2. There is still a knowledge gap on how prosocial organising relates to processes of integrating competing values in organisations, interplays with other existing institutions (families, communities, laws, markets) and contributes to achieve impact in society. 
  3. Prosocial organising is actually a concrete thing. It was humbling to live and touch the experiences of great people - an international kayak champion, a laundry social entrepreneur, a entrepreneur cutting across construction and toy business, and a youth empowerment social entrepreneurs. Their life stories were incredibly touching.

Perhaps the most uplifting thing for me was to see the workshop organisers and my fellow participants enacting - what I understood so far of - prosocial organising.

This really helped my co-authors and me in seeing our enormous dataset and long experience with food and energy consumer communities in a new and more nuanced light.

Thank you. These things make academia beautiful and do have lots of unexpected spillovers.

Friday, March 31, 2017

Youth entrepreneurship in conflict areas

How do youth engage in entrepreneurship and innovation to seize strategic opportunities in food and ag markets in conflict areas and transition economies? How can training programs meaningfully support them in this process? Supported by a USAID-funded research and capacity building project in Mindanao (The Philippines), my co-authors Prof. Catherine Chan, Dr. Cynthia Lai, Prof. Elma Neyra and me participated to a book tackling these questions.

Please give a look or purchase the book here!

And let me know if you are interested to receive a private copy of the following chapter:

Lai, C., Chan, C., Dentoni, D., Neyra, E. (2017). “Measuring youth entrepreneurs’ potential: the case of an out-of-school youth training program in Mindanao, Philippines.” Ed. Chan, C., Sipes, B. and Lee, T., Agri-Entrepreneurship in Conflict and Transition Regions, CABI, London, UK, In Press.

Sunday, January 29, 2017

MSc thesis opportunities 2017

The Global Center for Food Systems Innovation (GCFSI) - directed by Michigan State University in collaboration with Wageningen University and others globally - operates with companies, non governmental organisations and research institutes with the aim of putting into practice the main concepts of our Management Studies Groupentrepreneurship, innovation, governance, strategic management and organisation – to deal with wicked problems affecting agricultural and food systems: poverty, violation of human rights, resource scarcity, waste and climate change among the others.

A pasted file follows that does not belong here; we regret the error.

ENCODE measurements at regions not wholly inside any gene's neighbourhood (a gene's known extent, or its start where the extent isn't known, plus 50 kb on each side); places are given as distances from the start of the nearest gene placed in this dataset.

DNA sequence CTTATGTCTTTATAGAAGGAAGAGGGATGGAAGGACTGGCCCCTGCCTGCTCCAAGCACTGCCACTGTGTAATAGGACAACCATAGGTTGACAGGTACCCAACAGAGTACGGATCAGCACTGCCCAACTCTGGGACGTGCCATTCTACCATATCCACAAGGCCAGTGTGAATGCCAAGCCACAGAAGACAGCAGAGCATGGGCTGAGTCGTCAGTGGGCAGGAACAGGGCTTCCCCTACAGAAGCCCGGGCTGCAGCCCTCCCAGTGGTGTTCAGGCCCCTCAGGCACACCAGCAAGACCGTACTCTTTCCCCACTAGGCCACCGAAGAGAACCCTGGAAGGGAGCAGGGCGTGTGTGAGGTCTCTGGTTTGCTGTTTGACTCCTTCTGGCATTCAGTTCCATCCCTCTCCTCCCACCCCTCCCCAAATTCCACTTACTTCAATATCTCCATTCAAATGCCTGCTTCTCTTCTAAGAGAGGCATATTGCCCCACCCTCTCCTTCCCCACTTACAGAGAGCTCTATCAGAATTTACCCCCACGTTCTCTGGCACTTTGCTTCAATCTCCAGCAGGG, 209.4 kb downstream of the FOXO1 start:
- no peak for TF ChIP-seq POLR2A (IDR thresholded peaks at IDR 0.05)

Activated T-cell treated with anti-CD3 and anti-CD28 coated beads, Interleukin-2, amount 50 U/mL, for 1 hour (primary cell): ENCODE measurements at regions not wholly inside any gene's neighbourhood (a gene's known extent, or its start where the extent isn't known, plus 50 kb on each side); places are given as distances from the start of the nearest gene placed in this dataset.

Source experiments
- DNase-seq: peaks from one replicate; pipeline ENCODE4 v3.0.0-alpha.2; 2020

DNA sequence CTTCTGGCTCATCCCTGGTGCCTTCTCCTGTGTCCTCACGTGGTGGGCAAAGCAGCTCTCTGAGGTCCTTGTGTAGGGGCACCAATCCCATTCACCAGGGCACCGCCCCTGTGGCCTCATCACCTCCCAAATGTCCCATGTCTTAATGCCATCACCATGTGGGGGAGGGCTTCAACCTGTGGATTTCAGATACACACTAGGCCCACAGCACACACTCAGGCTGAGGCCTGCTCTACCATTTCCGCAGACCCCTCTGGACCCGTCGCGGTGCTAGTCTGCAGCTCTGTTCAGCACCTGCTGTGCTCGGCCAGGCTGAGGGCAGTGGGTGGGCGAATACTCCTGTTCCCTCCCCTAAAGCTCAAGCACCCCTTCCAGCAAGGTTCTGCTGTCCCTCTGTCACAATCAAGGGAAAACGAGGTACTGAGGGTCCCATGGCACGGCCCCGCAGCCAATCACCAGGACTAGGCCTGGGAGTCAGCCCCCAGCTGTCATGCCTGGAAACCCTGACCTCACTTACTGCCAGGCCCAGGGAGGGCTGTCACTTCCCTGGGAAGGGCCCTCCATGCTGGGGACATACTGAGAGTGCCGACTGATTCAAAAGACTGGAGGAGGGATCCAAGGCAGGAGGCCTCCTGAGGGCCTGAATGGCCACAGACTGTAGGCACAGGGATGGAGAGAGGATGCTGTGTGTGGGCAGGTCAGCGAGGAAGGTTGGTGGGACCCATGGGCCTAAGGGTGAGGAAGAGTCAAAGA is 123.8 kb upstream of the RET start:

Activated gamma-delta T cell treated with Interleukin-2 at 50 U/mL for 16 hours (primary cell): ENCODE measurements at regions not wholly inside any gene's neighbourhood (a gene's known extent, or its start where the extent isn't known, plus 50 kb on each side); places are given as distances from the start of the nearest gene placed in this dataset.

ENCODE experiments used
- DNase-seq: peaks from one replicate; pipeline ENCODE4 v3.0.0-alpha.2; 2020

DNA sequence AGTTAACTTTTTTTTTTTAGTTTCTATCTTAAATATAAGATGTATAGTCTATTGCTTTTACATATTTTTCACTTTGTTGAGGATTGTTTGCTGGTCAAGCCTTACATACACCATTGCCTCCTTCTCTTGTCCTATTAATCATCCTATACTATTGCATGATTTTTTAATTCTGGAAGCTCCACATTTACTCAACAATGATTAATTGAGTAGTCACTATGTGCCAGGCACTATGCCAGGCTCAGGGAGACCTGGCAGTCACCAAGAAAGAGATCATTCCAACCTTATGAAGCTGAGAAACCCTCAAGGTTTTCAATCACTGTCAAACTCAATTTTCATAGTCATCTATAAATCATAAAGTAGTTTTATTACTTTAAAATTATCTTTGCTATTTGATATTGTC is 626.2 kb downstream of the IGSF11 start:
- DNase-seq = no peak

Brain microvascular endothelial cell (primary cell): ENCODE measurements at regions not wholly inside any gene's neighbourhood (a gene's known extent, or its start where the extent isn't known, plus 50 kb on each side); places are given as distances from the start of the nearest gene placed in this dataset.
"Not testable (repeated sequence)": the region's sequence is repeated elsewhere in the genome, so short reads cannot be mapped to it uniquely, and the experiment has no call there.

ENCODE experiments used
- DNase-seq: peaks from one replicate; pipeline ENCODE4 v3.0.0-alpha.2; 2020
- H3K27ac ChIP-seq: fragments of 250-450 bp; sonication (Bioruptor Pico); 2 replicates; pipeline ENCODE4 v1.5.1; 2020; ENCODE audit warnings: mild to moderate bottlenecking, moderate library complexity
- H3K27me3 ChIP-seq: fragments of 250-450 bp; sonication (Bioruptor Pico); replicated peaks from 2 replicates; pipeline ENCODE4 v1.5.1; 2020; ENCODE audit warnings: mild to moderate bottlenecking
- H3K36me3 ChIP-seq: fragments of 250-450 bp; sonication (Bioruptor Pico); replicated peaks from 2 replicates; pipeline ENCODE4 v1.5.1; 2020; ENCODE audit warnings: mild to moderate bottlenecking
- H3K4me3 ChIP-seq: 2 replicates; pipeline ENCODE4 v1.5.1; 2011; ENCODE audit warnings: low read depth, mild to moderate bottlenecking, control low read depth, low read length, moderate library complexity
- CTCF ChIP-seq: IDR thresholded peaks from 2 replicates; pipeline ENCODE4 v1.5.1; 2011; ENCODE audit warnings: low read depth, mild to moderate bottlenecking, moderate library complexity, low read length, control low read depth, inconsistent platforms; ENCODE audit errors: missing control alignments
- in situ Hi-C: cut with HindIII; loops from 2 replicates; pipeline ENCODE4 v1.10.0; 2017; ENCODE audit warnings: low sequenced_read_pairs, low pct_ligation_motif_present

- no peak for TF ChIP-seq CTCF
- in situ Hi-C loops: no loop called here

Given its goal, GCFSI seeks to bridge researchers with managers and leaders in agribusiness & international development practice. To do so, GCFSI provides opportunities for MSc and PhD students enrolled at (or visiting) Wageningen University to engage in stimulating thesis and research projects. Students and faculty staff have the opportunity to give their contribution to disseminate research and improve knowledge on management issues in the context of international development.

MSc thesis 1: Individual competencies, organizational structures and dynamic capabilities for stakeholder orientation in Netherlands

Suggested supervisors: Dr. Renate Wesselink, Dr. Valentina Materia, Dr. Domenico Dentoni

MSc thesis 2: Individual competencies for emerging business models in Malawi

Suggested supervisors: Dr. Renate Wesselink, Dr. Domenico Dentoni

MSc thesis 3: Storage business models and farmers’ seed choices in Ethiopia

Suggested supervisors: Dr. Liesbeth Dries, Dr. Jacques Trienekens, Dr. Domenico Dentoni

If you are interested to learn more about these research topics and GCFSI in general, would like to get involved through a joint research, training or teaching project or would like to organise an event to discuss or disseminate these topics, feel free to contact the Management Studies Group at Wageningen University & Research, the GCFSI or me.